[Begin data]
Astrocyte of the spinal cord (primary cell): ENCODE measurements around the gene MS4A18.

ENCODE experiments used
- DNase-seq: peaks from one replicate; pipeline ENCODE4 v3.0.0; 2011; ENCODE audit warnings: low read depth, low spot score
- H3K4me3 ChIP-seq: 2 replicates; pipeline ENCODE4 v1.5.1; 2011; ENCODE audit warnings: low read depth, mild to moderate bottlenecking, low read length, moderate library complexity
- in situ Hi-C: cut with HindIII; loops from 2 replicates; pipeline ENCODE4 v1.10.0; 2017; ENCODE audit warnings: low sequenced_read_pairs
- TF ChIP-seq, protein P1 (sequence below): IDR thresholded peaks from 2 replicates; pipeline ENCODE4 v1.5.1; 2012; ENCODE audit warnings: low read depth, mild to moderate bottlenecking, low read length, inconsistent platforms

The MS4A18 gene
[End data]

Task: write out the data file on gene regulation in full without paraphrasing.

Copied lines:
Astrocyte of the spinal cord (primary cell): ENCODE measurements around the gene MS4A18.

ENCODE experiments used
- DNase-seq: peaks from one replicate; pipeline ENCODE4 v3.0.0; 2011; ENCODE audit warnings: low read depth, low spot score
- H3K4me3 ChIP-seq: 2 replicates; pipeline ENCODE4 v1.5.1; 2011; ENCODE audit warnings: low read depth, mild to moderate bottlenecking, low read length, moderate library complexity
- in situ Hi-C: cut with HindIII; loops from 2 replicates; pipeline ENCODE4 v1.10.0; 2017; ENCODE audit warnings: low sequenced_read_pairs
- TF ChIP-seq, protein P1 (sequence below): IDR thresholded peaks from 2 replicates; pipeline ENCODE4 v1.5.1; 2012; ENCODE audit warnings: low read depth, mild to moderate bottlenecking, low read length, inconsistent platforms

The MS4A18 gene